The Comments Controversy

There are certain hazards in running a weblog. There’s the GOSH I DIDN’T KNOW MY MOM WAS READING moment. There’s the JESUS YOU MEAN I HAVE TO TEST MY LAYOUT ON MULTIPLE BROWSERS weekend. Then, there’s the I AM TURNING COMMENTS FOREVER AND EVER realization.

In order, my advice for each situation is as follows:

First, your Mom probably knows you’re bisexual.

Second, HTML is never easy no matter what Macromedia tells you.

Lastly, when you decided to turn comments off, you’re basically choosing to stop engaging in a conversation your weblog was supposed to start. That’s ok if you think you rule the weblog planet, but, chances are, you don’t.

Comments in weblogs are a burden. For every fifty coherent replies, there is one which, for some reason, gets under your skin. Maybe it’s an angry ex-lover, maybe it’s a co-worker who happens to be right, or maybe it’s just that incessant troll who just won’t shut up.

More often than not, when faced with a comments controversy, webloggers bail on comments completely or fall back on Trackback-like solutions to improve the credibility of those they allow to comment. Either choice does the same thing, it hinders the conversation your weblog was intended to begin. This is a direct contradiction to the reason you started weblogging in the first place… to share your own little version of reality with the rest of the world and see what the rest of the world thinks.

You ask, “Rands, I don’t care what the rest of the world thinks.”

I respond, “Then save yourself a lot of time and sanity and move that journal back to paper.”

There are three obvious ways to figure out if what you’re saying via weblog is relevant. Hits, links, and comments. Ego surfing your access logs gives you visibility into what how many people are visiting your site and what they’re looking at. Link review via referral logs or Technorati-like services gives you another dimension on who cares about what on your weblog, but it’s still simple content… THEY LINKED TO ME. ALERT THE MEDIA.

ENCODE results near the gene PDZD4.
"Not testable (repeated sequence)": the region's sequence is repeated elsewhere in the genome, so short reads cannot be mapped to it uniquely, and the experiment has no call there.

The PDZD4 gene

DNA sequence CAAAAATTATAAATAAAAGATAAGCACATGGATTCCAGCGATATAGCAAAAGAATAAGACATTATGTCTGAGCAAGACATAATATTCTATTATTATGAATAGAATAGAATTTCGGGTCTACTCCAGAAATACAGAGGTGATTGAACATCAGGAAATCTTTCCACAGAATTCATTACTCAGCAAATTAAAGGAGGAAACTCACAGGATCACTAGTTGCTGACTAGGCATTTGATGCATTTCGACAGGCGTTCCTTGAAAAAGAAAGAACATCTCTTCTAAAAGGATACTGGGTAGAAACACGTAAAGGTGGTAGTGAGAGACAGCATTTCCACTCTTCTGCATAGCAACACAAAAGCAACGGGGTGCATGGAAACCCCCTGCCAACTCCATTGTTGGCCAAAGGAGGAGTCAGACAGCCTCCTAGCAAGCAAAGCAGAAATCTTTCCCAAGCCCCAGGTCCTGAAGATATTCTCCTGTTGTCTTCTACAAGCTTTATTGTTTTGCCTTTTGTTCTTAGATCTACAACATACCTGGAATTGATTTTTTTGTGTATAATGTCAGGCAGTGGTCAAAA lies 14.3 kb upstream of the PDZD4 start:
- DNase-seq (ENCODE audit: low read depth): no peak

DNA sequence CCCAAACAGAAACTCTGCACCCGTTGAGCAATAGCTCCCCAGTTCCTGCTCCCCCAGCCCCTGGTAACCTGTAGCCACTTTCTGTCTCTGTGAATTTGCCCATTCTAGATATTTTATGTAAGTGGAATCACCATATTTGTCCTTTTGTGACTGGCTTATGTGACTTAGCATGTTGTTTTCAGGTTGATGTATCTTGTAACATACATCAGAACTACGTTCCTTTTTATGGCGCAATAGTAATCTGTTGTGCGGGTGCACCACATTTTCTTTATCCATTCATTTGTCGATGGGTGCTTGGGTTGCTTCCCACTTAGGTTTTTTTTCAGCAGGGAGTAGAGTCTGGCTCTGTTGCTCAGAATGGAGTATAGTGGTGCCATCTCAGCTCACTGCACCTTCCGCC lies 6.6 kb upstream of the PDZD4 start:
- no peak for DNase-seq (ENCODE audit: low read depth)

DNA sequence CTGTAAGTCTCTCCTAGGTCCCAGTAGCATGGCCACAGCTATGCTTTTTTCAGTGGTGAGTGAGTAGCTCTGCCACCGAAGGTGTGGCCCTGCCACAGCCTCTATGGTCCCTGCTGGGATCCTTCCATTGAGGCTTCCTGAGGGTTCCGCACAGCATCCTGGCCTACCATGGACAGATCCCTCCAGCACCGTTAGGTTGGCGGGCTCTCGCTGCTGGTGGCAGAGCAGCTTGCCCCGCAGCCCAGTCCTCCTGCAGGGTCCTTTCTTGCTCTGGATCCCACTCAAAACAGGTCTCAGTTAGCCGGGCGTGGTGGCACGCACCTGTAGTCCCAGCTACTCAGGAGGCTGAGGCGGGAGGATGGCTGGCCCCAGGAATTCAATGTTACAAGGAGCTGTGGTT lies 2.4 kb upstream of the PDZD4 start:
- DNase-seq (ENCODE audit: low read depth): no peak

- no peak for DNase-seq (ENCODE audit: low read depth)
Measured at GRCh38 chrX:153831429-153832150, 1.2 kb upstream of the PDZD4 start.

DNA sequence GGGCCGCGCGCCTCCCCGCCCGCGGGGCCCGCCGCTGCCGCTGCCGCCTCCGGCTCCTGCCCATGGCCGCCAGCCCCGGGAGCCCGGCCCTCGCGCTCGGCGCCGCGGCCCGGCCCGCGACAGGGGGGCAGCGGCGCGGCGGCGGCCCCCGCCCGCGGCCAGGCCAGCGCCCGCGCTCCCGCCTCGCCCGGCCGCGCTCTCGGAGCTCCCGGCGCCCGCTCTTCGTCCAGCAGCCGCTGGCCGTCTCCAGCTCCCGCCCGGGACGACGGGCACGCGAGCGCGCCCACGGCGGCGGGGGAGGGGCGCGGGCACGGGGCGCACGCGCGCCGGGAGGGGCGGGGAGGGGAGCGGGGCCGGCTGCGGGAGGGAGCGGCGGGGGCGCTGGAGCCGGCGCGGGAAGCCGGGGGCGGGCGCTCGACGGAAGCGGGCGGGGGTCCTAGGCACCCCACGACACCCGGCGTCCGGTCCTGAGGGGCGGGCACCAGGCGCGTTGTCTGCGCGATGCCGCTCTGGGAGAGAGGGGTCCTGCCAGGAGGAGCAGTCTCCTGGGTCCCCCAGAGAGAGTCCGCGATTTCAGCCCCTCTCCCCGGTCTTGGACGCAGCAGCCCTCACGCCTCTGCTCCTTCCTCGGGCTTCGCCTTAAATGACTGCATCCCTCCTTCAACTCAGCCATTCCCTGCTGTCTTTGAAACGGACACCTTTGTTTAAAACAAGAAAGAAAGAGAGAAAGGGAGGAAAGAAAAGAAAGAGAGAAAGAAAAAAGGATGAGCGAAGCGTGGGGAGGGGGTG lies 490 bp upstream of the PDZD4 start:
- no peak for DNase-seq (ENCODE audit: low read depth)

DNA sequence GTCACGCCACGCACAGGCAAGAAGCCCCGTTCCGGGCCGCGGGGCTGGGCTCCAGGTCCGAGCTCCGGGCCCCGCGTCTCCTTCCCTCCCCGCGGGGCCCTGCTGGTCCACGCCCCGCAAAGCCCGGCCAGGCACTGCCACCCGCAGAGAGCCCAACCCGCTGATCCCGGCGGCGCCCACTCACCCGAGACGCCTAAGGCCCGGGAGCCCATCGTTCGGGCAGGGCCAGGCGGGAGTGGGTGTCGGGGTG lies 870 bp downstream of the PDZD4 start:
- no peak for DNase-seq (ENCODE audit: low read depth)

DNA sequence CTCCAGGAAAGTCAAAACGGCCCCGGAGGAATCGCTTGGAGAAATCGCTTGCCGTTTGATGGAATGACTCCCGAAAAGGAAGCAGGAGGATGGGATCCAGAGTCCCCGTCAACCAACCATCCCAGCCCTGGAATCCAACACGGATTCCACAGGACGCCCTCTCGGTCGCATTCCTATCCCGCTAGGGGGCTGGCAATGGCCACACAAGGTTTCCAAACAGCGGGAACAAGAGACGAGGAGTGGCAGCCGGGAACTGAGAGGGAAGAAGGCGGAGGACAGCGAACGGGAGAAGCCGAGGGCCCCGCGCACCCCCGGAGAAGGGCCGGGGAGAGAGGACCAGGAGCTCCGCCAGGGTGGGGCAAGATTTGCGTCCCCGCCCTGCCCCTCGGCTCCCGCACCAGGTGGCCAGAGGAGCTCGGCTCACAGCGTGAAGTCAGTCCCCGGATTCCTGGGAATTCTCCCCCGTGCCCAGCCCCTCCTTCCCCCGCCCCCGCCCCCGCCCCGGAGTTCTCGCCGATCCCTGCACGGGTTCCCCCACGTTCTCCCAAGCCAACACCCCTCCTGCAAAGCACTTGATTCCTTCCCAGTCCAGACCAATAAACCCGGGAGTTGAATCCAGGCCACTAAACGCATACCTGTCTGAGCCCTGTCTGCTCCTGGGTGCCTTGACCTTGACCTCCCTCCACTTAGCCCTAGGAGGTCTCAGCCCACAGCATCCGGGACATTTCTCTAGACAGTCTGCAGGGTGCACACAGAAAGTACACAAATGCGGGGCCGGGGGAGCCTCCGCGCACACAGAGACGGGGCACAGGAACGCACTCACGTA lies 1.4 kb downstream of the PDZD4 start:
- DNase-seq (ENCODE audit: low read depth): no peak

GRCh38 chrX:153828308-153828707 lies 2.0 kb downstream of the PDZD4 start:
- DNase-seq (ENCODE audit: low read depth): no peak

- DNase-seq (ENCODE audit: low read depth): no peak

Folks may choose to write about your entry in their weblog, but that is still within the comfort of their own home and for their own gratification. Actually taking the time to comment on the weblog where the entry resides, is a selfless act of creativity and, let’s face it, that’s a big deal in a world where the limelight is so readily quantifiable.

A comment on your weblog takes actual thought. A comment means that someone took a few minutes out of their day to string together some words in response to something you said. Given the tremendous amount of incomprehensible crap present on the Web and in weblogs, a comment is a big deal. However small, you altered the day of a person you do not even know.

22 Responses

  1. I think this varies based on the type of weblog a person is running. It seems a vast majority of weblogs fall into one or both of the following categories: posting links, pictures, and bits of interesting news from the web; writing small but interesting bits about one’s life on a mostly superficial level.

    Considering these, I’d say you were correct. But, for other types of blogs, such as creative writing exercises or something more personal, comments are not only unnecessary but are just annoying.

    This is because, in general, comments fall under one (or more) of the follow categories: Oh, yeah, I know exactly what you mean; You are an idiot, that is totally wrong; Hey, you left your Gameboy Advance at my place; HAHA I JUST LEFT A VERY PUNNY REPLY!!!!!!

    I would never put comments on my online journal (which, I suppose, is different from a weblog) due to the fact that what I write isn’t up for discussion or debate, at least not with me. I welcome people asking questions in e-mail, which they often do, but outside of that, the average comment holds no meaning for me and is more of a distraction than a dialogue.

    At the same time, in a forum where commenting is encouraged, I expect the blogger to be capable in handling all manner of comments and not just positive affirmations and friendly jokes. Sometimes you’re going to write something that is going to piss someone off and you should be ready to deal with it. I don’t agree with censorship of comments just because you don’t agree with the commentary.

    In other words, just because you “own” the journal doesn’t give you the right to write what you want and censor everyone who bothers you.

  2. wow… commenting feels awkward now. it’s like all of this was kind of already understood between us (the commenter-commentee relationship) but now that it’s all out in the open i am exposed! you know, like something out of curb your enthusiasm.

    ok i’m not making sense but this is my verbose way of saying “damn fine weblog entry.”

  3. You spelled “you’re” as “your” TWO TIMES. CHRIST.